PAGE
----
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Sandia Labs Researcher Develops Fertilizer Without the Explosive Potential

samzenpus posted about a year and a half ago | from the no-boom-for-you dept.

Technology 180

cylonlover writes "Ammonium nitrate is a commonly used fertilizer, but when mixed with a fuel such as diesel, it makes a powerful explosive – as seen in last week's fertilizer plant explosion in Texas. But it's the deliberate use of the compound in improvised explosive devices (IEDs) and acts of terror such as the Oklahoma City bombing that gives rise to even greater cause for concern. This is why Kevin Fleming, an optical engineer at Sandia National Laboratories, developed a fertilizer alternative that isn't detonable and therefore can't be used in a bomb."

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Useless .... (5, Interesting)

pollarda (632730) | about a year and a half ago | (#43574343)

There are way too many things you can fashion into explosives. For example, chicken manure has enough nitrates in it you can use it as a replacement for ANFO (Ammonium Nitrate / Fuel Oil.) Knowing our government however, they would use this as an excuse to genetically engineer chickens with lower nitrate poop then try to ban all other varieties.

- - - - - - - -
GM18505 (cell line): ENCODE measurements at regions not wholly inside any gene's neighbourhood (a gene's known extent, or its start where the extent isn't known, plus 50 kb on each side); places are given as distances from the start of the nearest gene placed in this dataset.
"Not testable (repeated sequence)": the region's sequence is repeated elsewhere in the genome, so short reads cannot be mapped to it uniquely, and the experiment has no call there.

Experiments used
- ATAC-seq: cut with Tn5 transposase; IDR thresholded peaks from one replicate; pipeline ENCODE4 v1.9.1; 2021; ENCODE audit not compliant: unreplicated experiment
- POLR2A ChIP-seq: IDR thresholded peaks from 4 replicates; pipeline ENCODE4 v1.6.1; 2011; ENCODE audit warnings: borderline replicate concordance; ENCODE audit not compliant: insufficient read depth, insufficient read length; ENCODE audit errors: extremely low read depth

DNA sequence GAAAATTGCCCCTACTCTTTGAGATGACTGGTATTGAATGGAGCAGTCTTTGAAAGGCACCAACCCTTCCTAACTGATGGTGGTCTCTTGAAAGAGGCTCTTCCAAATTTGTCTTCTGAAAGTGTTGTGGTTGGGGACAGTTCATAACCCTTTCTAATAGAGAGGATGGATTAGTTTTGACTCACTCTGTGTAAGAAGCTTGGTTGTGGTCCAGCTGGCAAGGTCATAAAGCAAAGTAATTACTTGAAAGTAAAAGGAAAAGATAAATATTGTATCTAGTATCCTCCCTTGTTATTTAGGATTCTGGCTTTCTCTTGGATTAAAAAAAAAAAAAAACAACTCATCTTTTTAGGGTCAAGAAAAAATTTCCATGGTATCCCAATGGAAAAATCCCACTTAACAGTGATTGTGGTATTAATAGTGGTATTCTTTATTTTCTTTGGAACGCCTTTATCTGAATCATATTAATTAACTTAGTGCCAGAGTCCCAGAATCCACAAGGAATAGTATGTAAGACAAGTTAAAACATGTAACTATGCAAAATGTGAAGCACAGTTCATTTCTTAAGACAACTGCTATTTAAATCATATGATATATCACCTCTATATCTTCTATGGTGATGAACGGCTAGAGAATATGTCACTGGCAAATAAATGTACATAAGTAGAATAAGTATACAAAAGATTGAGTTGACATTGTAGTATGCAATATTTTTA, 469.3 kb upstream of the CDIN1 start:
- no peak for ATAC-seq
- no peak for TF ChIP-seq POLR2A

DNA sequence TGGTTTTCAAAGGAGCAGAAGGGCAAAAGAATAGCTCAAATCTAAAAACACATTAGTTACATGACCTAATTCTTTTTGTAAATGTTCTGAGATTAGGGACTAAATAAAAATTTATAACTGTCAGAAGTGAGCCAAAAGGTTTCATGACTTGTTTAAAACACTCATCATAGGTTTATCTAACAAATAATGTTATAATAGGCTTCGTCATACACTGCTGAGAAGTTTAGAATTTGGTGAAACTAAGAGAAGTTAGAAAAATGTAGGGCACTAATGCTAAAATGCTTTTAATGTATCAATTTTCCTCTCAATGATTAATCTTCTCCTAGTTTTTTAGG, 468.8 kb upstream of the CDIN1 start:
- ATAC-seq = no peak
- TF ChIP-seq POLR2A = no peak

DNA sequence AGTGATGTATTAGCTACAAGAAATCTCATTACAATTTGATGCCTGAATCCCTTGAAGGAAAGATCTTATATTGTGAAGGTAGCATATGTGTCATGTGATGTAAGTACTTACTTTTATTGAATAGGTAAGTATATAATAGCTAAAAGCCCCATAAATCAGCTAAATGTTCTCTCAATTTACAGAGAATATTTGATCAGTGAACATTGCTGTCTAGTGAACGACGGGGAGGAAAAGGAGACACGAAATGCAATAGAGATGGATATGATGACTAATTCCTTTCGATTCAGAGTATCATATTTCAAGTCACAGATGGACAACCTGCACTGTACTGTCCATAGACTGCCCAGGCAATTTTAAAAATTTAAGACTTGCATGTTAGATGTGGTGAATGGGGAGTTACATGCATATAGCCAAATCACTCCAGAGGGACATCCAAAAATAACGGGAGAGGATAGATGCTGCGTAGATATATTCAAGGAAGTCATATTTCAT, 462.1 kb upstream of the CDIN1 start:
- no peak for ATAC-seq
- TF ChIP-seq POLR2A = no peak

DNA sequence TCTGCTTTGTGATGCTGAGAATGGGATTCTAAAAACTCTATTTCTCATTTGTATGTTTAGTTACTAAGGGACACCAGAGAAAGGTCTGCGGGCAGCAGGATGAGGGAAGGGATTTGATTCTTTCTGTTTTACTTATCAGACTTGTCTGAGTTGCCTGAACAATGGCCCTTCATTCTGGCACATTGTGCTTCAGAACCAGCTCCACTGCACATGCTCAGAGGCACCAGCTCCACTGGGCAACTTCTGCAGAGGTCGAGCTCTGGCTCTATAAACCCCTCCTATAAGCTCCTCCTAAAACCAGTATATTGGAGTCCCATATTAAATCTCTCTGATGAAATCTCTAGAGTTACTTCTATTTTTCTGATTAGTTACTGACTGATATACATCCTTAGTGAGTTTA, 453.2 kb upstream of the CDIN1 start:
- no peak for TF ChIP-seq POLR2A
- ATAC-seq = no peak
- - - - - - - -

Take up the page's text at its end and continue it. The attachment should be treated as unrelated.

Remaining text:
Re:Useless .... (4, Insightful)

Nadaka (224565) | about a year and a half ago | (#43574379)

This stuff would prevent accidental explosions. Its hardly useless if this stuff is similarly effective and inexpensive as a fertilizer.

Re: Useless .... (4, Insightful)

pollarda (632730) | about a year and a half ago | (#43574481)

True. But as it says, this fertilizer was primarily developed to prevent fertilizer from being used in IEDs. To this it is at least a partial failure as there are way too many household chemicals that can be turned into explosives or highly dangerous chemicals. (Bleach and ammonia make hydrazine for example. Ammonium nitrate is found in instant cold packs that can be purchased in any drug store.)

Re: Useless .... (5, Informative)

oodaloop (1229816) | about a year and a half ago | (#43574655)